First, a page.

If power is cycled OFF on a GPS receiver,  then fairly immediately ON,    then the Ephemeris data is still "fresh",  and lock-on will be very quick since the GPS does not have to collect new Ephemeris data.  This is called a "warm" start.   As noted above,  "fresh" can mean up to several hours depending on information contained in the Ephemeris data packet for a particular SV.   On the other hand,  if the Ephemeris data is "stale" (as can be determined from data within the Ephemeris data packet) then the GPS will collect another Ephemeris data packet for any SV for which it has stale data.    (Actually,  the GPS is always trying to collect fresh Ephemeris data.)

If less than 3 SVs have "fresh" Ephemeris data when a unit is first turned ON,  lock cannot occur until at data from at least one additional SV must be acquired before the GPS can lock.  Note:  With SOME Garmin models,  when the GPS is powered OFF twice without getting a lock,  the GPS software "throws out" any Ephemeris data  it may have assuming it is stale.

The Ephemeris data comes in 3 packets.  The packets are linked together by an "issue of data" identification which, if the receiver properly checks the IOD, will ensure that the packets are all from the same data set.  In this way collection order does not affect the outcome.  This allows Garmin receivers (and others)  to be able to  "piece together"  these three data packets from two or three data transmissions in case part of a packet stream is received damaged.  This ability results in the fastest possible lock under adverse conditions.

If you are "motoring along"  lock can take MUCH longer than if you are "at rest" and out in the clear.  This is because the GPS must receive a COMPLETE Ephemeris data packet ERROR FREE before it will make the signal block "solid" indicating "lock" with a given SV.  Momentary tree blockage,  making a turn and momentarily losing signal from a given SV,  multipath from buildings,  mountains, etc. can all cause errors which will cause the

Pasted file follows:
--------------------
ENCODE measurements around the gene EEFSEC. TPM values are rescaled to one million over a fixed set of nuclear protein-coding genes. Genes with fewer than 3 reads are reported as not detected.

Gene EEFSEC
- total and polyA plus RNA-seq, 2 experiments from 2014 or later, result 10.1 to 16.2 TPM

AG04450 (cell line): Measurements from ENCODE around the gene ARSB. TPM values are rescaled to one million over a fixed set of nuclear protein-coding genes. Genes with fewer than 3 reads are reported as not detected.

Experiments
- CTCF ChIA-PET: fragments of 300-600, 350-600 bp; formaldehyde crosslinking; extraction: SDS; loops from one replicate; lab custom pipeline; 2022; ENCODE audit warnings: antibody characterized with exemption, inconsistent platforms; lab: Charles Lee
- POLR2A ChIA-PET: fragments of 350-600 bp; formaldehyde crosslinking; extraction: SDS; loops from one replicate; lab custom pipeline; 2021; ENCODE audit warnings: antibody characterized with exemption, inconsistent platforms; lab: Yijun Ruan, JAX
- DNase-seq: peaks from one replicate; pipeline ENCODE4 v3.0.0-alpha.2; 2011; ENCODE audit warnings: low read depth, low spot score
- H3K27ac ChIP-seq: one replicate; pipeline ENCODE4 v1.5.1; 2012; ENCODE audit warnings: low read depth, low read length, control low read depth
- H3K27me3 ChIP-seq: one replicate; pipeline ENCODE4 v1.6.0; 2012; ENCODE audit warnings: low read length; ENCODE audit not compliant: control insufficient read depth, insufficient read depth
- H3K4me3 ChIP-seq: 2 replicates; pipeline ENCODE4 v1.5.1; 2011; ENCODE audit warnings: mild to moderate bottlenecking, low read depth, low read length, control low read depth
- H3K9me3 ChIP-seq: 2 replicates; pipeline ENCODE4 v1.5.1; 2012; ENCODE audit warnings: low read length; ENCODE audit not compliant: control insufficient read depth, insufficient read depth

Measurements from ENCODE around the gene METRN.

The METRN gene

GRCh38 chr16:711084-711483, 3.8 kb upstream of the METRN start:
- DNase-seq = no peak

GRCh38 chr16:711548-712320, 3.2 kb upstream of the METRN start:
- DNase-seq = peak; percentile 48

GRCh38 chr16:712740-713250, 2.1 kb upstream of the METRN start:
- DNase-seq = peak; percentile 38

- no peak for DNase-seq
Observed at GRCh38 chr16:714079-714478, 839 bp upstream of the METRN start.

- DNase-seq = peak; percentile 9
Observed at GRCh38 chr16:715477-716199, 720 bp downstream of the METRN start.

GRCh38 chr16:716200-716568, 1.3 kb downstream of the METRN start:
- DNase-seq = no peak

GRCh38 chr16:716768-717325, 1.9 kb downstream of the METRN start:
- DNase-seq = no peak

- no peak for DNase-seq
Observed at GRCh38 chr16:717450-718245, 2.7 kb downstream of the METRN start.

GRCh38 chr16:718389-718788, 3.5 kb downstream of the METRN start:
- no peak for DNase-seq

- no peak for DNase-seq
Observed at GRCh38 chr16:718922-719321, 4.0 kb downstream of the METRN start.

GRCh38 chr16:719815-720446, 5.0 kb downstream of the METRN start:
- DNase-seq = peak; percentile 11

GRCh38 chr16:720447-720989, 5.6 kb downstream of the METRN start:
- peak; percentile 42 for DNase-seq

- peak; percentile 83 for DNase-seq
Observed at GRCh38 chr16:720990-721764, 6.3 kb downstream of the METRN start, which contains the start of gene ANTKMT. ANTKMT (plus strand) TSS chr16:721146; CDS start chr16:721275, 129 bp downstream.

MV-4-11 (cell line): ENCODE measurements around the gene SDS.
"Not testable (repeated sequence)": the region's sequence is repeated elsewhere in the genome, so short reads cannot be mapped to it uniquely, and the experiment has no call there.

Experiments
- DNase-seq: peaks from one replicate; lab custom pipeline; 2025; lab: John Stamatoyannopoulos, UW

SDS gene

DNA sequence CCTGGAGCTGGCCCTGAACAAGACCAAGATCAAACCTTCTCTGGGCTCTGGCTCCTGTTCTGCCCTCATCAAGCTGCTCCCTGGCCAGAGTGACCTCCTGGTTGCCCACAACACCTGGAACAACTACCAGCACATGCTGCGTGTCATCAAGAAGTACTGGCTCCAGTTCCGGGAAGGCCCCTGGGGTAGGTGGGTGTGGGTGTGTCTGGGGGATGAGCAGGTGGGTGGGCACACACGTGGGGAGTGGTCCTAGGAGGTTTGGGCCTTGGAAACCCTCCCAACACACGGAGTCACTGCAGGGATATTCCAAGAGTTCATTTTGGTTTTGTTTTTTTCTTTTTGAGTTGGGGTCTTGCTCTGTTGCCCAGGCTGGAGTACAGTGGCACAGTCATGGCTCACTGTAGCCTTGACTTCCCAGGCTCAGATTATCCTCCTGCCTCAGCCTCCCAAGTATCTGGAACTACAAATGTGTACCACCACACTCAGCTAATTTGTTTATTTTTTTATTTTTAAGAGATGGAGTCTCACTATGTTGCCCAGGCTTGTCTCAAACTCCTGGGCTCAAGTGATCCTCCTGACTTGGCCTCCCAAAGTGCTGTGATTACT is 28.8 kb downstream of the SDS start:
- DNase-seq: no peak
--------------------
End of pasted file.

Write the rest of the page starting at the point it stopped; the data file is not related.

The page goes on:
GPS to have to start over collecting one or more data messages which are essential to lock.

If the GPS has moved more than a few hundred miles or accurate time is lost, the Ephemeris  data will likely be invalid and if you are far enough off,  then none of the SVs that the Almanac thinks should  be overhead will be there. In such case, the GPS will have to  "search the sky" or be reinitialized so it can download new Ephemeris data (and perhaps a new almanac)  and start over.  In Garmin GPS receivers,  this function is called AUTOLOCATE.

The GPS units automatically re-collect Ephemeris data as often as they need to do so in the background. If you repeatedly  shade the antenna so that one or more SVs are blocked when it's trying to collect current ephemeris
on that SV, and it is unsuccessful in collecting and refreshing the data, when the signal returns, the bar will be hollow. Because of the time of applicability,  the units current time,  and depending on if a particular SVs ephemeris data needs refreshing,   this shading experiment will yield seemingly random results.

Maybe that clarifies it for everyone. For those who are not clear at this time.. Please read this and the previous discussion several times and try it with your Garmin GPS.   It really does work this way!

(Note: Yes! We know this is somewhat simplified information.  )

Joe Mehaffey
Revised:  12 July 1999